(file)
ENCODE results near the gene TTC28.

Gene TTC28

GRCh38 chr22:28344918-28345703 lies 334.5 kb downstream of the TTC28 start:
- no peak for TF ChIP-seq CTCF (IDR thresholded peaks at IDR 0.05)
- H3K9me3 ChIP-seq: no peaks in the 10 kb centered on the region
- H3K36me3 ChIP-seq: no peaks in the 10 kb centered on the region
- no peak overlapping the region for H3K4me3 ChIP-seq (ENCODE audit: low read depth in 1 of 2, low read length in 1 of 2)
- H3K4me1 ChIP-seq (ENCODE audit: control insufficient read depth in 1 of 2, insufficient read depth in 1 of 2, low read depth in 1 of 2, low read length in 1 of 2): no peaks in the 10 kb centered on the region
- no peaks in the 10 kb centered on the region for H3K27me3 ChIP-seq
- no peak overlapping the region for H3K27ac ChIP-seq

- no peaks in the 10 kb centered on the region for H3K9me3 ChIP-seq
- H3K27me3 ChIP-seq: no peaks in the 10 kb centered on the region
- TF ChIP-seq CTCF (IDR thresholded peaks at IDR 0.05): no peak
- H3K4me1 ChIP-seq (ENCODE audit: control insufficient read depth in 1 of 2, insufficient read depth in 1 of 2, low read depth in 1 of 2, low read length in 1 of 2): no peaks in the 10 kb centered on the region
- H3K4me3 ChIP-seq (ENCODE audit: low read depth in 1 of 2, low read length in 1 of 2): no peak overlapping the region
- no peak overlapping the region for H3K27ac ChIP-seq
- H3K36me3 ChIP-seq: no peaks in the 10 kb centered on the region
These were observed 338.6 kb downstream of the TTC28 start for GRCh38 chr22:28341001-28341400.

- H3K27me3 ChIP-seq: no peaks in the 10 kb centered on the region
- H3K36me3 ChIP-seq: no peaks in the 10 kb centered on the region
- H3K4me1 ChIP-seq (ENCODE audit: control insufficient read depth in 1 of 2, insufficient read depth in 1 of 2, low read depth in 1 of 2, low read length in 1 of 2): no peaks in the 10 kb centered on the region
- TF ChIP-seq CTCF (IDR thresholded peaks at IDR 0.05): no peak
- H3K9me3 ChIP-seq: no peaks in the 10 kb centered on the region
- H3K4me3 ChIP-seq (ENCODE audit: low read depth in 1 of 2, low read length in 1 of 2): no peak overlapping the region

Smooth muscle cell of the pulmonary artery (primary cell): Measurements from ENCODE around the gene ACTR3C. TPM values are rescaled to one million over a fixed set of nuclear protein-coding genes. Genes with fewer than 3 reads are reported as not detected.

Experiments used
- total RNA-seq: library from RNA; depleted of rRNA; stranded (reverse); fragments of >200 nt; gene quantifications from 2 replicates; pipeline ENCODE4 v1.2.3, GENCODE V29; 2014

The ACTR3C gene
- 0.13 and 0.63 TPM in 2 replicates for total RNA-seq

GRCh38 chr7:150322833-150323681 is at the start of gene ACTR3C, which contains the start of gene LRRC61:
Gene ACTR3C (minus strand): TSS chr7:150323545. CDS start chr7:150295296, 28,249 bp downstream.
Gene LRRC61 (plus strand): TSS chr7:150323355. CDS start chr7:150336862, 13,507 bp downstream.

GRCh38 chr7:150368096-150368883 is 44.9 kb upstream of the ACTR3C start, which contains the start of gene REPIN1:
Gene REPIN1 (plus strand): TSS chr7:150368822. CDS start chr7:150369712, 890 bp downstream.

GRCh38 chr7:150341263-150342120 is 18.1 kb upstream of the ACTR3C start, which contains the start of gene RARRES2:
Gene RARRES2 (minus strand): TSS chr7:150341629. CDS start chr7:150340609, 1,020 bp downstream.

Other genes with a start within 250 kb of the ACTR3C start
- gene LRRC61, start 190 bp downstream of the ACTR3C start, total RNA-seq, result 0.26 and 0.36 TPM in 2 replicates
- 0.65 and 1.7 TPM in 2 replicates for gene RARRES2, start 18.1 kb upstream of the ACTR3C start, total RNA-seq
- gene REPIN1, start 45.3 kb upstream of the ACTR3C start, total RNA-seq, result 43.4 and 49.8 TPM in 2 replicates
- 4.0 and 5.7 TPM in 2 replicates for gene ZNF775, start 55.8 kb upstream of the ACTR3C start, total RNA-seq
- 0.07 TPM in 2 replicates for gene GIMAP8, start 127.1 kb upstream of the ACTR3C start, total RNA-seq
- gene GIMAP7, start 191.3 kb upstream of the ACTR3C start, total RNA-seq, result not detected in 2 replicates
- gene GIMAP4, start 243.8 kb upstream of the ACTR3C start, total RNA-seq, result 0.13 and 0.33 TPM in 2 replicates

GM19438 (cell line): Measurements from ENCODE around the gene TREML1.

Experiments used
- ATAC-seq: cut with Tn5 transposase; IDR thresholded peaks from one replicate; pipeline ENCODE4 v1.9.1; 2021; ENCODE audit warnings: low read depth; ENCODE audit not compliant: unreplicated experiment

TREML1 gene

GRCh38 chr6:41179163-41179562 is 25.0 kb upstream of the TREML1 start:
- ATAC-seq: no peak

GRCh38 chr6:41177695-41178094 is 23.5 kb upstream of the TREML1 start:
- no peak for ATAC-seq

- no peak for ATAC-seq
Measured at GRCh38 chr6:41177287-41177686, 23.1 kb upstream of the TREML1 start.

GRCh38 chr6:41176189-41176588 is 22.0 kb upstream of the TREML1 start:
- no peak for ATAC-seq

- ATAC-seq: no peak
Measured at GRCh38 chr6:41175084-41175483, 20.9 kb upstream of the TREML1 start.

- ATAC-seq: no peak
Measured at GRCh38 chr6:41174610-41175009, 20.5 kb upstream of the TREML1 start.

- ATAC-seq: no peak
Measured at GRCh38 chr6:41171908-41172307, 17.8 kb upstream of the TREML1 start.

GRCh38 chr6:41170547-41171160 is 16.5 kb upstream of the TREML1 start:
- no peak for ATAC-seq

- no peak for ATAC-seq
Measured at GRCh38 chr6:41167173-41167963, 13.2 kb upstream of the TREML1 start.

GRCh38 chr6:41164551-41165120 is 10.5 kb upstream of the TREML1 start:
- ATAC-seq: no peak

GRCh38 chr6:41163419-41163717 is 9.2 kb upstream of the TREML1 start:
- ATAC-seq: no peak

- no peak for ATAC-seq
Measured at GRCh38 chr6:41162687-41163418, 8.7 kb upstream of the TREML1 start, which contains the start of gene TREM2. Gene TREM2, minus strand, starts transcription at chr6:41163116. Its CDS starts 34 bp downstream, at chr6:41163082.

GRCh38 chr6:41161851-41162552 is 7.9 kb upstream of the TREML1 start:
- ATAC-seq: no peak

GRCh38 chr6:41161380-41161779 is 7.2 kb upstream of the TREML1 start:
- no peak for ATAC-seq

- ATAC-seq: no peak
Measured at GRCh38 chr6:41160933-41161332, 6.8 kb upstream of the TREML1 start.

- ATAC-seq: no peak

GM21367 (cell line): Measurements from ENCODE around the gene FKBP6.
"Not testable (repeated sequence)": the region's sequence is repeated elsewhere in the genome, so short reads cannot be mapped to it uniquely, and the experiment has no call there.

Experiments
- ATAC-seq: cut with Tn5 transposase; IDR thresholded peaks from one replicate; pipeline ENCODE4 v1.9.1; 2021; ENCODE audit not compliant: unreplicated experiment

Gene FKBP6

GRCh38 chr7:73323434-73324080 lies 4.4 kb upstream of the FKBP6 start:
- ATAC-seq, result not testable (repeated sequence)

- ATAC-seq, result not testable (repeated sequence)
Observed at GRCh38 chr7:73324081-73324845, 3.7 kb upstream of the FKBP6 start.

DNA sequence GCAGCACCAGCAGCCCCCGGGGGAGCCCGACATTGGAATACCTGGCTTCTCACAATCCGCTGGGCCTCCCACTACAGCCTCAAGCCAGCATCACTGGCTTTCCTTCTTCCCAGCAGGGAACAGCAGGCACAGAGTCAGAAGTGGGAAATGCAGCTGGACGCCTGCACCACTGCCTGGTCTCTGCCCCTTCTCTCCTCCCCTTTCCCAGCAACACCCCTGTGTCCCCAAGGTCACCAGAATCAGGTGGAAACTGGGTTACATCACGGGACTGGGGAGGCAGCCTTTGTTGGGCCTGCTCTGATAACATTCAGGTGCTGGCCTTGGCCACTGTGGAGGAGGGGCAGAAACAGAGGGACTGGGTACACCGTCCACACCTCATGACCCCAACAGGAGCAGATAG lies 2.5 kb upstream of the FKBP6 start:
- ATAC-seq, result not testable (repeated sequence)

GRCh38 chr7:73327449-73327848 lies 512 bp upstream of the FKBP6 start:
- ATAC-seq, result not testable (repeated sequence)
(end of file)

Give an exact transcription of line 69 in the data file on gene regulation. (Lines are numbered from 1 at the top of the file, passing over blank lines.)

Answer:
GRCh38 chr6:41163419-41163717 is 9.2 kb upstream of the TREML1 start: